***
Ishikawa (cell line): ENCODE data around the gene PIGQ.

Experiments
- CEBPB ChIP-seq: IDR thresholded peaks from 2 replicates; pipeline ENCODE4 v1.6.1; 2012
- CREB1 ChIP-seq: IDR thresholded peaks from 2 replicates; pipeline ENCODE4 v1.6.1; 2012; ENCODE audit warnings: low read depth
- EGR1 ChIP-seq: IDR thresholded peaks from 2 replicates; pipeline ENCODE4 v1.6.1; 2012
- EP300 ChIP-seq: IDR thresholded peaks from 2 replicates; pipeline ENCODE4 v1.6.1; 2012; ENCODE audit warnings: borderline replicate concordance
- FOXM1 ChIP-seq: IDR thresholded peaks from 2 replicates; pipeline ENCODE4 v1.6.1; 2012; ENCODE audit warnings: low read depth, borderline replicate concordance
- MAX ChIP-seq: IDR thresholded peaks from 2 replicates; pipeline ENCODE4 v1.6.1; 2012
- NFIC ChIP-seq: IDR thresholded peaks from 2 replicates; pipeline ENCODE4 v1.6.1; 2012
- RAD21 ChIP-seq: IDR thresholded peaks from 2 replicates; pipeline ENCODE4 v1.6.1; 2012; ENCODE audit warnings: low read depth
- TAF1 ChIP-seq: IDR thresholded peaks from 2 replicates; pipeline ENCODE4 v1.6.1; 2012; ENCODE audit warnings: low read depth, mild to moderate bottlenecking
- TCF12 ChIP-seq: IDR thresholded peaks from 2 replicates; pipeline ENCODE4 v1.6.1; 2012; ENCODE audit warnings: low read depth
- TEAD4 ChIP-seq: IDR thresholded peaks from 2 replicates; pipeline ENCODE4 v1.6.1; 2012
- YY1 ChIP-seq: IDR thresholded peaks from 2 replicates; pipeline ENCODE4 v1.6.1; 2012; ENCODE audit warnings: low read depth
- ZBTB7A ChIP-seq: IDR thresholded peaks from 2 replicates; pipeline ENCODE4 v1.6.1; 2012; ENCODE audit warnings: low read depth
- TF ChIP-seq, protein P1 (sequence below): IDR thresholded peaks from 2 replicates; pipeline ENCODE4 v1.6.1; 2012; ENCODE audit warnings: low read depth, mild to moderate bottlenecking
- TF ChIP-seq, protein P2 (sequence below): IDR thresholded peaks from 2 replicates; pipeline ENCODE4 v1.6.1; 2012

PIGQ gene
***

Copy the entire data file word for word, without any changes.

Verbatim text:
Ishikawa (cell line): ENCODE data around the gene PIGQ.

Experiments
- CEBPB ChIP-seq: IDR thresholded peaks from 2 replicates; pipeline ENCODE4 v1.6.1; 2012
- CREB1 ChIP-seq: IDR thresholded peaks from 2 replicates; pipeline ENCODE4 v1.6.1; 2012; ENCODE audit warnings: low read depth
- EGR1 ChIP-seq: IDR thresholded peaks from 2 replicates; pipeline ENCODE4 v1.6.1; 2012
- EP300 ChIP-seq: IDR thresholded peaks from 2 replicates; pipeline ENCODE4 v1.6.1; 2012; ENCODE audit warnings: borderline replicate concordance
- FOXM1 ChIP-seq: IDR thresholded peaks from 2 replicates; pipeline ENCODE4 v1.6.1; 2012; ENCODE audit warnings: low read depth, borderline replicate concordance
- MAX ChIP-seq: IDR thresholded peaks from 2 replicates; pipeline ENCODE4 v1.6.1; 2012
- NFIC ChIP-seq: IDR thresholded peaks from 2 replicates; pipeline ENCODE4 v1.6.1; 2012
- RAD21 ChIP-seq: IDR thresholded peaks from 2 replicates; pipeline ENCODE4 v1.6.1; 2012; ENCODE audit warnings: low read depth
- TAF1 ChIP-seq: IDR thresholded peaks from 2 replicates; pipeline ENCODE4 v1.6.1; 2012; ENCODE audit warnings: low read depth, mild to moderate bottlenecking
- TCF12 ChIP-seq: IDR thresholded peaks from 2 replicates; pipeline ENCODE4 v1.6.1; 2012; ENCODE audit warnings: low read depth
- TEAD4 ChIP-seq: IDR thresholded peaks from 2 replicates; pipeline ENCODE4 v1.6.1; 2012
- YY1 ChIP-seq: IDR thresholded peaks from 2 replicates; pipeline ENCODE4 v1.6.1; 2012; ENCODE audit warnings: low read depth
- ZBTB7A ChIP-seq: IDR thresholded peaks from 2 replicates; pipeline ENCODE4 v1.6.1; 2012; ENCODE audit warnings: low read depth
- TF ChIP-seq, protein P1 (sequence below): IDR thresholded peaks from 2 replicates; pipeline ENCODE4 v1.6.1; 2012; ENCODE audit warnings: low read depth, mild to moderate bottlenecking
- TF ChIP-seq, protein P2 (sequence below): IDR thresholded peaks from 2 replicates; pipeline ENCODE4 v1.6.1; 2012

PIGQ gene